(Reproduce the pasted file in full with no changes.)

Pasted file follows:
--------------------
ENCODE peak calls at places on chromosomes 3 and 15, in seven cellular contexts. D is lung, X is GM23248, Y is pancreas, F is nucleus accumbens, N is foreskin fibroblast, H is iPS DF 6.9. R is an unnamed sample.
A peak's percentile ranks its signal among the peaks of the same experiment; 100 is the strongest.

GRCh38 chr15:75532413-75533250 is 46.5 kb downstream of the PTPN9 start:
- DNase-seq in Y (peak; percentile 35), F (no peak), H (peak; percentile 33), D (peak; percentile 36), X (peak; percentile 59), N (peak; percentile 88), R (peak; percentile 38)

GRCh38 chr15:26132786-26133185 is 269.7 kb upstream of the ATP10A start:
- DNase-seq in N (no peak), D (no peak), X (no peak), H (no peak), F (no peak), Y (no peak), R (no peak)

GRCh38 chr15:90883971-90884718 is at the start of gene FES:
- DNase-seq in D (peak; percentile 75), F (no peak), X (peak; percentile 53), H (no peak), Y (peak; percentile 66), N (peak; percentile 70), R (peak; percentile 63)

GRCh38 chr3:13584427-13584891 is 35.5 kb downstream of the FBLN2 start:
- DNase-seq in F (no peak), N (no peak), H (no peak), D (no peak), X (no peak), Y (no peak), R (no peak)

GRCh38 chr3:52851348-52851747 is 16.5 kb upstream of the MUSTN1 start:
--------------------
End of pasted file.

ENCODE peak calls at places on chromosomes 3 and 15, in seven cellular contexts. D is lung, X is GM23248, Y is pancreas, F is nucleus accumbens, N is foreskin fibroblast, H is iPS DF 6.9. R is an unnamed sample.
A peak's percentile ranks its signal among the peaks of the same experiment; 100 is the strongest.

GRCh38 chr15:75532413-75533250 is 46.5 kb downstream of the PTPN9 start:
- DNase-seq in Y (peak; percentile 35), F (no peak), H (peak; percentile 33), D (peak; percentile 36), X (peak; percentile 59), N (peak; percentile 88), R (peak; percentile 38)

GRCh38 chr15:26132786-26133185 is 269.7 kb upstream of the ATP10A start:
- DNase-seq in N (no peak), D (no peak), X (no peak), H (no peak), F (no peak), Y (no peak), R (no peak)

GRCh38 chr15:90883971-90884718 is at the start of gene FES:
- DNase-seq in D (peak; percentile 75), F (no peak), X (peak; percentile 53), H (no peak), Y (peak; percentile 66), N (peak; percentile 70), R (peak; percentile 63)

GRCh38 chr3:13584427-13584891 is 35.5 kb downstream of the FBLN2 start:
- DNase-seq in F (no peak), N (no peak), H (no peak), D (no peak), X (no peak), Y (no peak), R (no peak)

GRCh38 chr3:52851348-52851747 is 16.5 kb upstream of the MUSTN1 start: